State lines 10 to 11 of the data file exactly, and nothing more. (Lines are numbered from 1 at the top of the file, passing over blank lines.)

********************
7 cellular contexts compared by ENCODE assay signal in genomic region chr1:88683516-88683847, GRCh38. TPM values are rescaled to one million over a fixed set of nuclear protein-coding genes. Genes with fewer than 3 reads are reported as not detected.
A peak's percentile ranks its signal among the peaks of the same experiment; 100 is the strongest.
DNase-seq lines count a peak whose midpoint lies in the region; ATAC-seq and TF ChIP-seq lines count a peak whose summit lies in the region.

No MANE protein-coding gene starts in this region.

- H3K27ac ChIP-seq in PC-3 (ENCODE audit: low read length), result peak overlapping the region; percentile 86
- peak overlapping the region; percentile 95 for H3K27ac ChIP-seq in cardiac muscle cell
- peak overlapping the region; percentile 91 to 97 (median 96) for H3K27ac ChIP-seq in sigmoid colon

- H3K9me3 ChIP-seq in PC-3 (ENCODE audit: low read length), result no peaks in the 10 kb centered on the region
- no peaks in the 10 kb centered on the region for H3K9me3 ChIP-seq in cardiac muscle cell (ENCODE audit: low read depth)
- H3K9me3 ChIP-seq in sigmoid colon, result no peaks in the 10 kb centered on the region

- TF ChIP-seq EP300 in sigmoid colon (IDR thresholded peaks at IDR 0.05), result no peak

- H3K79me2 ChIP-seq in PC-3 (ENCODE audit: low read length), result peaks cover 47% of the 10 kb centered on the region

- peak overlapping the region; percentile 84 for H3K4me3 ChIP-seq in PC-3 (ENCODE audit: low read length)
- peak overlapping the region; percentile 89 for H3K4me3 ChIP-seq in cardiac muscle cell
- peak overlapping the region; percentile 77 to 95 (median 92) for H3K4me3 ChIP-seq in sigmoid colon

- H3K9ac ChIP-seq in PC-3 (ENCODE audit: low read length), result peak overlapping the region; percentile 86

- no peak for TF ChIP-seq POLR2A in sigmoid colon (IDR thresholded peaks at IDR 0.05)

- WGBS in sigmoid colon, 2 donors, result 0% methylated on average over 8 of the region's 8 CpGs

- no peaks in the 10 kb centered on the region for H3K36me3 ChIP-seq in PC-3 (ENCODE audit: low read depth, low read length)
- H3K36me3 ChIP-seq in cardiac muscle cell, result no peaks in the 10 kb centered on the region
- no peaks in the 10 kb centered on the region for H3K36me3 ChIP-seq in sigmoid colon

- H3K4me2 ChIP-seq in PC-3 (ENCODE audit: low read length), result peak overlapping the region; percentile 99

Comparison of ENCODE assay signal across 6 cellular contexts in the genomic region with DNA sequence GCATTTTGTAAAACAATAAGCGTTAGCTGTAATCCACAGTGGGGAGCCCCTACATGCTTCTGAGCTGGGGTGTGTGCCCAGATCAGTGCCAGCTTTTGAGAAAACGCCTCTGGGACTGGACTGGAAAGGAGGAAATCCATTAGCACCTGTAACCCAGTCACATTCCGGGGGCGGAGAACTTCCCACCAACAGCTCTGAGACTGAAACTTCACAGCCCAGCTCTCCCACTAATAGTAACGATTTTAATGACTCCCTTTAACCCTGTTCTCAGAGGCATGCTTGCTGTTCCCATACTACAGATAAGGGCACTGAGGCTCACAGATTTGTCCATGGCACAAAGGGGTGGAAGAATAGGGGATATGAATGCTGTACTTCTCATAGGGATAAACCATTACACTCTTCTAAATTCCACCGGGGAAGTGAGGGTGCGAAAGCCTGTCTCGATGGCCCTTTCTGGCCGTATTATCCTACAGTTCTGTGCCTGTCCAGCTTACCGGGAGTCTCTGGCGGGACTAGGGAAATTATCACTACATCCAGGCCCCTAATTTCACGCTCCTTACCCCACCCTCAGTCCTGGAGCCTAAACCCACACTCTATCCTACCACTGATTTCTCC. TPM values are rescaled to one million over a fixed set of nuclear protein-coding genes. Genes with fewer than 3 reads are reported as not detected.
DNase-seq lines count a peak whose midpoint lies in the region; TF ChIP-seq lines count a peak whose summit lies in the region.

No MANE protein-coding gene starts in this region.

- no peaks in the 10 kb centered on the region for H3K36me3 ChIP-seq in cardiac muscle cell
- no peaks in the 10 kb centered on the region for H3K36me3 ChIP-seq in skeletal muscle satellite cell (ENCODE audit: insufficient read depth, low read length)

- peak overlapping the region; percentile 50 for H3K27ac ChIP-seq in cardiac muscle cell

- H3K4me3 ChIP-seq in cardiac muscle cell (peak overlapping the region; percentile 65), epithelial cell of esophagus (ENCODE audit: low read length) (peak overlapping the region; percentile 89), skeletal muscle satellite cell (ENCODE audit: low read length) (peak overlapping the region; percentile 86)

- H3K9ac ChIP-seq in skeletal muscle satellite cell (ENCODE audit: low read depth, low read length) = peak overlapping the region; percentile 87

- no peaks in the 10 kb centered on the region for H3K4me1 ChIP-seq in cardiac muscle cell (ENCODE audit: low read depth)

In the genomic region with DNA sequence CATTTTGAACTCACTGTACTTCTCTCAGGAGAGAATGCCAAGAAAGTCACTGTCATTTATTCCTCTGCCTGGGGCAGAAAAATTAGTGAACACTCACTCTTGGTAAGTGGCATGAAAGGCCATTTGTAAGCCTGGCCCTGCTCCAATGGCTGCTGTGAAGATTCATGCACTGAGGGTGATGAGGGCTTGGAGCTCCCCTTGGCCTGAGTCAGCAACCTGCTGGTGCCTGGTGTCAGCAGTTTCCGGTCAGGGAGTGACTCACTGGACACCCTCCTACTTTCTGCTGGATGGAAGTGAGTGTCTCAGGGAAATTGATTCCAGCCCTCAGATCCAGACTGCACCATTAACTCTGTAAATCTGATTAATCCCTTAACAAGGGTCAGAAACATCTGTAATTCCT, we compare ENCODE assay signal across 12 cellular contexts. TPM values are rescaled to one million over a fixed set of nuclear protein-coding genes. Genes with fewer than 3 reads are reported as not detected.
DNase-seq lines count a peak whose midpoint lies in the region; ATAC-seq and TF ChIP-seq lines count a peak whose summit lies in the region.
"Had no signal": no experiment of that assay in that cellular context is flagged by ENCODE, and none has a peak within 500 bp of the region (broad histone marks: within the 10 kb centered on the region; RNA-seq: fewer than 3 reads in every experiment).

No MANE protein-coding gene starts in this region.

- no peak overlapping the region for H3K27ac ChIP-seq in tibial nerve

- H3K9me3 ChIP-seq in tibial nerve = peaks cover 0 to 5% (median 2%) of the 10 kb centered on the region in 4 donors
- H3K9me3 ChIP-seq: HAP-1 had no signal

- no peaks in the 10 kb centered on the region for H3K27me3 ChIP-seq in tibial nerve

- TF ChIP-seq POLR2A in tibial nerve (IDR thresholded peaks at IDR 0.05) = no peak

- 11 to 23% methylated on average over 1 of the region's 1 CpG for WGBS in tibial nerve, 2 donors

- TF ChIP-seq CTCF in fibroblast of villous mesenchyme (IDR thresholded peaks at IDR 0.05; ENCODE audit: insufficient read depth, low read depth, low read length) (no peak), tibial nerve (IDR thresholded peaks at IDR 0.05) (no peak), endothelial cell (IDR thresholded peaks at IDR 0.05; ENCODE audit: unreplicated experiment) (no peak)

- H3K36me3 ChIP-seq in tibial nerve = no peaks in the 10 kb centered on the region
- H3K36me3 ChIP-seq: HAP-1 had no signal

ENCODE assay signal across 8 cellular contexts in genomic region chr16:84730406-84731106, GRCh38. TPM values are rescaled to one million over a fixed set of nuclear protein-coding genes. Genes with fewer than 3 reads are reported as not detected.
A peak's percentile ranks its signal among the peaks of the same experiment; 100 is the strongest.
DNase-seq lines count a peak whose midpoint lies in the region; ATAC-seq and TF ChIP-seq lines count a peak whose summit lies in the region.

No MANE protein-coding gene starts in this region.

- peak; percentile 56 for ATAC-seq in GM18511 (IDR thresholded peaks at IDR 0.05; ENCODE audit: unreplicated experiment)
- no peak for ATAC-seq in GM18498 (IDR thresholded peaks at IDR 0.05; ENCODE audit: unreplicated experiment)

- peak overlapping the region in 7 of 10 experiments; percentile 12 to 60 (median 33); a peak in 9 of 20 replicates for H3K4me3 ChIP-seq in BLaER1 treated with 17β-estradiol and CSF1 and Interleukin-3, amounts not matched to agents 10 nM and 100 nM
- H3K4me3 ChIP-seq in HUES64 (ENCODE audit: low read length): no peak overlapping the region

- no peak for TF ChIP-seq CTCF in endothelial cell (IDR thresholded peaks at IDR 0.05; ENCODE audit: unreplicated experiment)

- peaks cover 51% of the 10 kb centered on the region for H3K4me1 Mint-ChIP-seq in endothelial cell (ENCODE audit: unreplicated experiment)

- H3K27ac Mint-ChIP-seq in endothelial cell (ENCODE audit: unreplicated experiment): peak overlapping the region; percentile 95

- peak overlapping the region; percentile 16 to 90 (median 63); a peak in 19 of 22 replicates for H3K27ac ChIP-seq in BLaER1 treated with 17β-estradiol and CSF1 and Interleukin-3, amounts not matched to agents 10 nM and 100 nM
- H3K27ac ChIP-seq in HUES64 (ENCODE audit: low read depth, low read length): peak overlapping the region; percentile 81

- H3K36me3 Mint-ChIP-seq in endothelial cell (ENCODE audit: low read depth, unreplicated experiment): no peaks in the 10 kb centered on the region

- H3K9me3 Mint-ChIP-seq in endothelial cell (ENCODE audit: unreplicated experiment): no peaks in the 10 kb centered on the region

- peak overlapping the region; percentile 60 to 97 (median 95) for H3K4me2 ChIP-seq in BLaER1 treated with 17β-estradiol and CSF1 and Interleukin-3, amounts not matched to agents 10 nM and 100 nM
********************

- H3K9me3 ChIP-seq in sigmoid colon, result no peaks in the 10 kb centered on the region

- TF ChIP-seq EP300 in sigmoid colon (IDR thresholded peaks at IDR 0.05), result no peak